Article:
Arkansas farmer David Hillman was intrigued when he ran across a product at the grocery store called “cauliflower rice,” until he realized it wasn’t really rice. Then he was steamed.
“I looked at the label, and it wasn’t rice at all. It was cauliflower,” said Mr. Hillman, a Republican state legislator who grows rice at his farm in Almyra. “And I thought, ‘Well, how can they get by with this?’ “
His bill requiring “truth in labeling” for edible agricultural products was approved in March as the ranching and farming industries sought to protect their brands from being confused with the many plant-based items cropping up on supermarket shelves.
The American Civil Liberties Union has another word for it: censorship.
ACLU attorneys were in federal court Monday on behalf of Tofurky seeking to block the Arkansas law, which prohibits fake beef, poultry, pork and rice makers from adopting labels with terms associated with the real stuff.
That would include Tofurky favorites such as “sausages,” “brats” and “roasts,” even though CEO Jaime Athos insisted that consumers opt for such foods “not because they are confused or misled, but because they are savvy and educated about the health and environmental consequences of eating animal products.”
“Phrases like ‘veggie burger’ are well-established in common vernacular and help consumers choose a plant-based alternative that works best for their favorite dishes,” he said. “We hope to block this unconstitutional law from being enforced so that consumers can continue to have access to familiar plant-based products in Arkansas, and ultimately across the United States.”
Arkansas is one of eight agricultural states to enact laws against “misleading” labels on synthetic and plant-based foods in the absence of national rules on the growing cornucopia of faux meat and dairy products.
Sales of plant-based meat and milks grew by 17% last year, outpacing total retail food sales, which increased by 2%. The fake meats accounted for $684 million in sales, while the “milks” made from almonds, cashews, soy beans and more reached $1.8 billion, according to the Good Food Institute, a trade association for the industry.
“Sooner or later, the FDA and the USDA are going to have to come out with standards,” Mr. Hillman said. “That was an impetus behind this bill. If enough states would call attention to this problem, they would have to do something.”
The trend is expected to heat up as fast-food chains introduce their own meatless patties. Burger King is selling the Impossible Whopper, and McDonald’s is test-marketing its Garden Gourmet Incredible Burger in Germany.
“Label censorship will result in misleading labels and fewer options for consumers,” said the Good Food Institute, a plaintiff in the Arkansas case.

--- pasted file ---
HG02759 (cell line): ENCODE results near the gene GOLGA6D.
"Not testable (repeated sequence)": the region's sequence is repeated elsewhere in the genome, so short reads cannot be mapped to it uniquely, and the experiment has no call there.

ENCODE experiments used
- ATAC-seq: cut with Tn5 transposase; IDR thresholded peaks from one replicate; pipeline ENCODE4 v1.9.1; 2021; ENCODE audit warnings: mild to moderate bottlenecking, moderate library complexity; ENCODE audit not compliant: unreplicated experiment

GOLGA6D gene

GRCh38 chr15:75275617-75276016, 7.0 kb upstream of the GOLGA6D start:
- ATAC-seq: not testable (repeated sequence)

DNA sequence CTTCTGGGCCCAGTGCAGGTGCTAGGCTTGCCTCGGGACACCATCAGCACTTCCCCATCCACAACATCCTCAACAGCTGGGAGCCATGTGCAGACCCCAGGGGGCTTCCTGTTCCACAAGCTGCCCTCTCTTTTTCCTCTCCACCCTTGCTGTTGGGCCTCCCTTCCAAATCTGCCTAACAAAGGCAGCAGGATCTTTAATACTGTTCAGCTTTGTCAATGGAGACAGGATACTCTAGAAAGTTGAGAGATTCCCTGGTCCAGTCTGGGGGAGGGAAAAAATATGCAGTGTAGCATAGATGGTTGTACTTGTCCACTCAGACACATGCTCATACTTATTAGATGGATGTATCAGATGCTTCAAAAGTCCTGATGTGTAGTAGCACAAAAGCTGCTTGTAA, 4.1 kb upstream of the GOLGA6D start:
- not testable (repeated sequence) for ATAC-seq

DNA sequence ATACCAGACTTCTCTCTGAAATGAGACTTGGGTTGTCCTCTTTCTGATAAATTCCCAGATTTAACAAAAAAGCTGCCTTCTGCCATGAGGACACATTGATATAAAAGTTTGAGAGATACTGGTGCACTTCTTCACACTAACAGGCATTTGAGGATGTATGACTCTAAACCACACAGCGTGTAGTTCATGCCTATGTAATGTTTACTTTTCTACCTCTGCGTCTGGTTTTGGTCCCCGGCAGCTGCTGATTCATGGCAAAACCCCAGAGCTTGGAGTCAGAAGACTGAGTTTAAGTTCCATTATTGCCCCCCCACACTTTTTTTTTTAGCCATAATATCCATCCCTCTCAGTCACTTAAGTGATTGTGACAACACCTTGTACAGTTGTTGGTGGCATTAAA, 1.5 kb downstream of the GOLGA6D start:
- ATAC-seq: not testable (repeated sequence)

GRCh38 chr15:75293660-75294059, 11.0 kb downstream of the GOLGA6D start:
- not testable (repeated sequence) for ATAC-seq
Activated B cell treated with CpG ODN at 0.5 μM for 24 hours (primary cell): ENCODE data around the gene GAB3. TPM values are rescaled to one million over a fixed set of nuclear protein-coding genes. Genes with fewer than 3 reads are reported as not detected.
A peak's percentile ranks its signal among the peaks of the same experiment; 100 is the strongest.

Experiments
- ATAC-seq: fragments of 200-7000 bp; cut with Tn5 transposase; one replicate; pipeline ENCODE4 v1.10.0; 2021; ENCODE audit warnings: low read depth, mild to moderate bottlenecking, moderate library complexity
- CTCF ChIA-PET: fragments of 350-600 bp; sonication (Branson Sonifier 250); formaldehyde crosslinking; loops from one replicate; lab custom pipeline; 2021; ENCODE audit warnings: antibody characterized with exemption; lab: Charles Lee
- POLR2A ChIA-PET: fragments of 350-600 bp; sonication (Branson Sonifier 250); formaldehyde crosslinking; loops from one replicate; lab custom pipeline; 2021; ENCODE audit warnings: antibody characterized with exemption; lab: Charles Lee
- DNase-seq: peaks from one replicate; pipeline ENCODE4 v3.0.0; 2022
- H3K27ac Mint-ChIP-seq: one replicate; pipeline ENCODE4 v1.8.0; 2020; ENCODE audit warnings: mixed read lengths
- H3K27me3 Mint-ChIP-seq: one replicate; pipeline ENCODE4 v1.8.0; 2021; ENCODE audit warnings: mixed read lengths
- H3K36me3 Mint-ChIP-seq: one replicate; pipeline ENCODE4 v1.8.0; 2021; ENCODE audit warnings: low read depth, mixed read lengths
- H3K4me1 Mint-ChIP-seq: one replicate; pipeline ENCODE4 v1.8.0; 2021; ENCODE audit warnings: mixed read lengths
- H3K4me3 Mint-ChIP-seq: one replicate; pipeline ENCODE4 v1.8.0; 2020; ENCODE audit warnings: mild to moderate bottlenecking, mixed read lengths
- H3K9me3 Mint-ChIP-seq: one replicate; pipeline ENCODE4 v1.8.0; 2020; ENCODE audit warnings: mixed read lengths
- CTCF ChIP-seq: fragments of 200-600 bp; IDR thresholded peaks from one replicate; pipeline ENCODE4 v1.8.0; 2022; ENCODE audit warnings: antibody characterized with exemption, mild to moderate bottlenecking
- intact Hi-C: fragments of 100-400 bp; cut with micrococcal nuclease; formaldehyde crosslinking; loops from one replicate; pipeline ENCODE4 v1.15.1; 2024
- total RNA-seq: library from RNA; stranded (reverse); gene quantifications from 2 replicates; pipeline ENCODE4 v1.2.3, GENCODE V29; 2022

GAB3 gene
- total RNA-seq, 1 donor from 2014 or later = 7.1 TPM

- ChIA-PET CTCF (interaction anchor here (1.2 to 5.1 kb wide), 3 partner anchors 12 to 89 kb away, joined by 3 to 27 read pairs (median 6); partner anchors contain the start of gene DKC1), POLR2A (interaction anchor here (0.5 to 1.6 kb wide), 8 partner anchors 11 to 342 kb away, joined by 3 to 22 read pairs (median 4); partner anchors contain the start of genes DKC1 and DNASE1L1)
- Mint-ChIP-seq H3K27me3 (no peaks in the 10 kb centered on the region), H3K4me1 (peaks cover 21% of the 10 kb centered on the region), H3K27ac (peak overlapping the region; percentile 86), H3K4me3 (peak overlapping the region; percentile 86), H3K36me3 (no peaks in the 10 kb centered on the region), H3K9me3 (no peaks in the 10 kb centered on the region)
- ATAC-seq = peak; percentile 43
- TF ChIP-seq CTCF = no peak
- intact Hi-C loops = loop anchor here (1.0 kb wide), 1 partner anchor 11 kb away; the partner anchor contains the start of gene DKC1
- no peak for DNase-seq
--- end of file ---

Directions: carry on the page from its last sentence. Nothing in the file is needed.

Colin Woodall, CEO of the National Cattlemen’s Beef Association, argued that the meatless products are piggybacking off years of branding and advertising by ranchers, citing, for example, Beyond Meat’s “Beyond Beef” products, or other non-meat items labeled “beefy.”
“We do not believe any of these plant-based products should use the term ‘beef’ at all,” Mr. Woodall said. “Beef is something that has been associated with us for millennia, and what they’re trying to do is replicate or imitate without coming up with their own nomenclature.”
Changing common food names has happened before. U.S. farmers rebranded the “alligator pear” as the “avocado,” sending sales soaring, although backers of plant-based foods call it unrealistic to demand that the industry create new terms for commonplace items such as “hamburgers” and “hot dogs.”
“No one knows what a ‘veggie disc’ is, and to force our client to use such a label is absurd and unconstitutional,” said Brian Hauss, staff attorney for the ACLU’s Speech, Privacy and Technology Project. “This law is creating consumer confusion and censoring businesses from communicating truthfully about their products.”
The Arkansas bill has been blasted as an effort by the Farm Bureau and cattlemen’s associations to beat back competition, but Mr. Hillman insisted it’s just common sense. His bill had virtually no opposition as it rolled through the state General Assembly. It passed the Senate by a vote of 31-3 and the House by a vote of 87-4.
“Burger King is now selling meatless hamburgers. They’re very upfront about it, they say exactly what it is, there’s no meat, and I say, more power to them. If that’s what the public wants, that’s what we’re going to give them,” Mr. Hillman said. “But don’t sell one thing and call it something else. Don’t sell a Cadillac and call it a Chevrolet.”
In its response, the Arkansas attorney general’s office argued that the request for a preliminary injunction is unnecessary given that the state has opted not to enforce the law until the legal battle is resolved. It also said the case is unlikely to succeed on the merits.
“As an initial matter, Tofurky’s misleading commercial speech is not protected by the First Amendment,” said the brief.
Other states approving truth in labeling laws are Louisiana, Mississippi, Missouri, Oklahoma, North Dakota, South Dakota and Wyoming. In February, the ACLU reached a settlement with Missouri officials after challenging the state law.
Mr. Hillman said the Arkansas legislation, Act 501, is the most innocuous of the state laws because it doesn’t include faux dairy products and imposes fines of $1,000 per violation, but no criminal penalties.
“It was probably the uncontroversial thing that I have done,” Mr. Hillman said. “I don’t want to punish anybody. I just want people to label their stuff right.”
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